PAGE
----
30 September 2020: Government is mulling over promulgating a law proposed by the ministries of Labour and Development – Lieferkettengesetz meaning supply chain law to fight against labour rights and environmental abuse by German companies outside of its territory by tracking violation of global human rights and environmental standards at the level of their sub-contractors or suppliers and holding the principal employer responsible for such violations.
29 September 2020: After New York, Seattle has become the second state in the United States of America to mandate payment of minimum wages to workers engaged in driving gigs with companies like Uber and Lyft. From January, ride-hailing companies must pay $16 minimum hourly wage to its workers. Seattle state will create a formula for minimum compensation for each trip — a combination of per-minute and per-mile rates which will be “scaled up” according to the utilization rate, or the fraction of each hour during which drivers have a passenger in their car. A lower utilization rate would correspond to a higher per-minute and per-mile rate, to compensate drivers for time spent waiting for clients.
23 September 2020: Over 400 miners of the Kryvyi Rih Iron Ore Plant have been on strike since 4 September 2020 against deplorable working conditions. The protests began on 3 September 2020 at the Oktyabrskaya mine, where 29 miners refused to return over ground after their shift ended and have continued to remain underground since. Workers across Rodina mine, Gvardeyskaya mine and Ternovskaya mine have joined the strike demanding wage increase, improved working conditions, better pensions and enforcement of health and safety regulations, and dismissal of the corrupt mine management.
17 September 2020: Delivery workers have decided to go on strike if they are not compensated for the overtime work they have to put in sorting parcels. Over 4,500 delivery workers under the aegis of Korean Confederation of Trade Unions have voted in favour of the strike action if they are not paid by the hour. Currently delivery workers are only paid on the basis of the deliveries they make, however they spend long hours sorting the parcels before they can be delivered. There is no payment for the time spent in sorting the parcels.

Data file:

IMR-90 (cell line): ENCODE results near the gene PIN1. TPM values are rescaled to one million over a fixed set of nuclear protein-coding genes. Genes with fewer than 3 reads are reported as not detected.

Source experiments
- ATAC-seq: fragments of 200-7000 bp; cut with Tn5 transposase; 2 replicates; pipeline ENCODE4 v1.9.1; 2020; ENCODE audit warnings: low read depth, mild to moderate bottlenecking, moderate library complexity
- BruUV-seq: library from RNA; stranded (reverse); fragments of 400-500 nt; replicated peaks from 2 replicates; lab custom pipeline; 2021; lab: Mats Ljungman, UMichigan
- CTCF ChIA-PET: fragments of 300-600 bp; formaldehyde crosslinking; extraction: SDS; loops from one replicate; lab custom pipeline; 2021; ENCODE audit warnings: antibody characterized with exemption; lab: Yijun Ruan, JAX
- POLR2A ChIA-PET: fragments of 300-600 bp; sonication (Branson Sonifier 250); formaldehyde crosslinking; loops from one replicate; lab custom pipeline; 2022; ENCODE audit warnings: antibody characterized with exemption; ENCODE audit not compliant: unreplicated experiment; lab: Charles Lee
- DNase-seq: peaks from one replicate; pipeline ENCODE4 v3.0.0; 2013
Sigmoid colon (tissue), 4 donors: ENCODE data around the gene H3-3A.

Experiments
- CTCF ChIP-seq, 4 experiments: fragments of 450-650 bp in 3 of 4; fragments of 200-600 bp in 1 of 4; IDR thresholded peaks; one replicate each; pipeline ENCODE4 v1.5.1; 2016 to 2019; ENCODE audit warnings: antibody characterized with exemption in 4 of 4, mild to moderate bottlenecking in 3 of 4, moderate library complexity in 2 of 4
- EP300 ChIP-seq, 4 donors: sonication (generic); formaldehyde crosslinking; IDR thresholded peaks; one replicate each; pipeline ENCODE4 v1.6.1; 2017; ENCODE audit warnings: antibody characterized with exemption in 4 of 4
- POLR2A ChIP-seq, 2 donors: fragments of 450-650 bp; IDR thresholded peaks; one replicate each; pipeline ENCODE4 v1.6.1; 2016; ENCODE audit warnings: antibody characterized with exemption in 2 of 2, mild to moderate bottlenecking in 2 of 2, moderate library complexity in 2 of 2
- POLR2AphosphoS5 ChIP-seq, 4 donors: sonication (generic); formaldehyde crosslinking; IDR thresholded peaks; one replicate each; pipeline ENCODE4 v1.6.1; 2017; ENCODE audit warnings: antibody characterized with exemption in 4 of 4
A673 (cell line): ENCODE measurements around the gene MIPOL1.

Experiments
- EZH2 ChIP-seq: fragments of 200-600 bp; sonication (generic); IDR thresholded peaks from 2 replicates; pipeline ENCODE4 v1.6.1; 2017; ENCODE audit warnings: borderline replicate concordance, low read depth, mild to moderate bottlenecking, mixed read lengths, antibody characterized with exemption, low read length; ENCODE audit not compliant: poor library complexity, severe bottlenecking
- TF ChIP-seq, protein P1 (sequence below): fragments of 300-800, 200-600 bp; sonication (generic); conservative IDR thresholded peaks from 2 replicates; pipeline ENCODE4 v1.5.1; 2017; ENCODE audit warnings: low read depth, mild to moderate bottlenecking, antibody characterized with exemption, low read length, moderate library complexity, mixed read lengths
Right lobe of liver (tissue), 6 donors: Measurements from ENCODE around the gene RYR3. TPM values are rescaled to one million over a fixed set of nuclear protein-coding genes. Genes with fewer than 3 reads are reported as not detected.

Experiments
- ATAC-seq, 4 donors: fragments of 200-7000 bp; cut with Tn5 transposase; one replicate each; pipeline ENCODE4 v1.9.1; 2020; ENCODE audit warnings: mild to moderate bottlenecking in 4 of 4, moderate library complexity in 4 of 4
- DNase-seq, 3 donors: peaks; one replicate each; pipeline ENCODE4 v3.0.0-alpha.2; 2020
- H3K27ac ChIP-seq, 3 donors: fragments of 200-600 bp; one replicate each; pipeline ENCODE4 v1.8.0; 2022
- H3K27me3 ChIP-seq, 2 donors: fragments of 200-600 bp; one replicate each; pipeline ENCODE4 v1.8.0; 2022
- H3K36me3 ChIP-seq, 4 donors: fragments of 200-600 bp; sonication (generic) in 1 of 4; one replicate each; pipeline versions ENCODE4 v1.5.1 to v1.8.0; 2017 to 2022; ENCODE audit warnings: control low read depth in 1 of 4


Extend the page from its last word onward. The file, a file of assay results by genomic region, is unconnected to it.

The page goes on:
13 September 2020: Over 800 nurses of University of Illinois Hospital picketed outside the hospital while others were forced to remain on duty after court issued restraining orders citing their work as essential for the functioning of the hospital. The nurses’ union has been demanding that the hospital hire more permanent nurses, end the contract hiring system and put in place a patient-to-nurse ratio to ensure that patients receive proper care and the instances of infection and injury go down. At present there is no patient-to-nurse ratio in place and nurses remain overworked and burdened.
11 September 2020: The National Council on Minimum Wage (NCMW) has approved a $2 raise over the existing $190 minimum wage. The new wage will be applicable from 1 January 2021. This is the lowest raise in 2013 following prolonged negotiations wherein unions demanded a raise of $12 adjusted to inflation while the employers body lobbied for a cut of $17 in the existing wages citing loss of business owing to the lockdown.
7 September 2020: Thousands of delivery workers flocked the capital city of Bangkok to register their protest against meagre payments and additional burden of meeting arbitrary standards set by the companies such as carrying bags of a particular colour. Owing to the protest the largest employer – Grab dropped its requirement that food delivery drivers use green bags and scrapped a zoning policy whereby drivers could only receive new jobs in a pre-designated area. The pandemic and subsequent lockdown has hit the tourism and hospitality business forcing workers to choose gig jobs like food delivery. Given the influx of workers companies have tweaked their algorithm which has led to significant cuts in wages.